Dunnee, dunny

Posted by Masakim on September 14, 2003

In Reply to: Dunnee, dunny posted by ESC on September 14, 2003

: : Back on the 13th of September (well only yesterday actually), Irene Robinson asked about the origin of the term 'the bog'.

: : That reminds me to ask where, why, how and when the term 'dunny' came in to being, this being a reasonably commonly used term in the bush (Australian) for toilet. Probably less so these days, but certainly in my younger days.

: DUNNEE, DUNNY - "n. Australian. a toilet, especially an 'outhouse' or outside lavatory. The word was reintroduced to some British speakers via the Australianisms in the cartoon strip 'The Adventures of Barry McKenzie' in 'Private Eye' magazine in the late 1960s. In fact this term has existed for approximately 200 years in British English as 'dunnakin' (spelt in various ways, including 'dunnigan' in Ireland) and had become obsolete. The ultimate origin of these words is obscure but seems to be related to archaic dialect words for excrement such as 'danna,' or its colour (dun)." From "The Dictionary of Contemporary Slang" by Tony Thorne (Pantheon Books, New York, 1990).

: On White Oak Mountain, W.Va., someone on the way to the outhouse said, "I'm going to see Miss Murphy."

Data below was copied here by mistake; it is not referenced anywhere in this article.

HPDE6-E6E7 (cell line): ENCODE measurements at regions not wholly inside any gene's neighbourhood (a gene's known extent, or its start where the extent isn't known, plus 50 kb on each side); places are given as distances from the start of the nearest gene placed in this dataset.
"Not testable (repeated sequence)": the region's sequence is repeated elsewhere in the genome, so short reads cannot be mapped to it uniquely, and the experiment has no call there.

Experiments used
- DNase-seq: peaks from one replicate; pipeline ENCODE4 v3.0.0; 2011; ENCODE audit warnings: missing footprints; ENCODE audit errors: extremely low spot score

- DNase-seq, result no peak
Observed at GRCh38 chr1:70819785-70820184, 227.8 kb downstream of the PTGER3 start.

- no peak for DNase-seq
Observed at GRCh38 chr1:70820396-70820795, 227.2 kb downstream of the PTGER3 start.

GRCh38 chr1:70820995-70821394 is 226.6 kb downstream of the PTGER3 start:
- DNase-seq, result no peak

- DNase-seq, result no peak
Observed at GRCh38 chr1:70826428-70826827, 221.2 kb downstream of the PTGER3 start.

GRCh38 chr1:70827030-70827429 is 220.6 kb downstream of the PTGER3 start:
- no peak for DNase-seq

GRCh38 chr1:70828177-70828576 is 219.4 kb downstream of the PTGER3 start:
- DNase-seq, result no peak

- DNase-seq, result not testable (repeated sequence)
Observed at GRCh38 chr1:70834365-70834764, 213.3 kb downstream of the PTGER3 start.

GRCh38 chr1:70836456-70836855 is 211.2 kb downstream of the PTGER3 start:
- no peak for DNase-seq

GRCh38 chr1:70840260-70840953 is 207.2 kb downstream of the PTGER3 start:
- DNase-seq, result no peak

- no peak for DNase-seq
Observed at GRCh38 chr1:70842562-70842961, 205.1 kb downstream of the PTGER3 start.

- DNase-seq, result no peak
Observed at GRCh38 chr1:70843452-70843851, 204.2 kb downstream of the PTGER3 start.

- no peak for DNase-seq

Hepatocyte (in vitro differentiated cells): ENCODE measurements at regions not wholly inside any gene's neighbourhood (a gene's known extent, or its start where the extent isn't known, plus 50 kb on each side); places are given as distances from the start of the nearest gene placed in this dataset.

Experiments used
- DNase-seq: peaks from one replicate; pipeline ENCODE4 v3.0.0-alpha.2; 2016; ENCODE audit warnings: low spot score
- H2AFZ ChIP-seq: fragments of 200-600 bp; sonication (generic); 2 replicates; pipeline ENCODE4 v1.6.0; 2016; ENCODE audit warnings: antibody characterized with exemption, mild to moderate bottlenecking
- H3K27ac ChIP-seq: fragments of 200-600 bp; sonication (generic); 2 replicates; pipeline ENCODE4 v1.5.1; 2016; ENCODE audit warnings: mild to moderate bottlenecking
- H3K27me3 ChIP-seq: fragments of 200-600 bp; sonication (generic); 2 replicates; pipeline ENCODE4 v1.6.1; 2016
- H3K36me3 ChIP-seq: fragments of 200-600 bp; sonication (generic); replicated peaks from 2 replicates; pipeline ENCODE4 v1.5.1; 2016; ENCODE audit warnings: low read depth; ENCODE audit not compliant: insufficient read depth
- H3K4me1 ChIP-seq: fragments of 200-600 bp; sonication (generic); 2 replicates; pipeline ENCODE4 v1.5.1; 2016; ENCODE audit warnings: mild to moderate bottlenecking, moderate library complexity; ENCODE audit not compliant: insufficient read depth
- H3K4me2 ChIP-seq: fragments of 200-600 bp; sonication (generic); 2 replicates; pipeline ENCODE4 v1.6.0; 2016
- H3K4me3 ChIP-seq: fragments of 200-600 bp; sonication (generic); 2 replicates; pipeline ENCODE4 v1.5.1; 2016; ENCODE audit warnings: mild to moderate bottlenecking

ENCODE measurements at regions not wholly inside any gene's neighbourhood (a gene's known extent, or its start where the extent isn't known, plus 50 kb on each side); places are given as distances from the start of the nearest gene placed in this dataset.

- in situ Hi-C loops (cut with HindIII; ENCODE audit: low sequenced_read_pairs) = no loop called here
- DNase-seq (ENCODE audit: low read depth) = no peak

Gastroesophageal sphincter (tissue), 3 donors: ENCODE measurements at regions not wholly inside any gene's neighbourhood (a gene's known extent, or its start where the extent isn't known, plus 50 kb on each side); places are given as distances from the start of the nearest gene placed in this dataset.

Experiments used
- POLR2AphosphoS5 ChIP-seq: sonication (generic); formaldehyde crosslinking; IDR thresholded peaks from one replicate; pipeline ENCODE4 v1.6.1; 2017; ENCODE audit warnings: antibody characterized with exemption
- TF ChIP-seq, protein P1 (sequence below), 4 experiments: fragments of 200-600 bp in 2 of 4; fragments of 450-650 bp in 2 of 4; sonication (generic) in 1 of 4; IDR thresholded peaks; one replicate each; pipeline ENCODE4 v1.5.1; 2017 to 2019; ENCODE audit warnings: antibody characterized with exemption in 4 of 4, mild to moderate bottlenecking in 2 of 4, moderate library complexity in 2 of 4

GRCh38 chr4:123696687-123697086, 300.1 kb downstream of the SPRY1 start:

noun 1. (originally) an outside toilet, found in unsewered areas, usually at some distance from the house it serves and consisting of a small shed furnished with a lavatory seat placed over a sanitary can, or pit. 2. a sanitary can or toilet bowl. 3. the toilet or bathroom.
From _The Macquarie Book of Slang_
[DUNEGAN. A privy. A water closet. (Captain Grose Classical Dictionary of the Vulgar Tongue)]
Right now there might be a Shinto under every bush, and me stuck out like a dunny in a desert. (T.A.G. Hungerford, _The Ridge and the River_, 1952)
The only place you can read in peace in this joint is on the dunny seat. (Dorothy Hewett, _Bobbing Uo_, 1959)
The weatherboard dunny for which the modish names of the period include such as Aunt Mary, Houses of Parliament, the Little House, Down-the-back, Lavvy and Shouse. (Hal Porter, _The Watcher on the Cast-Iron Balcony_, 1963)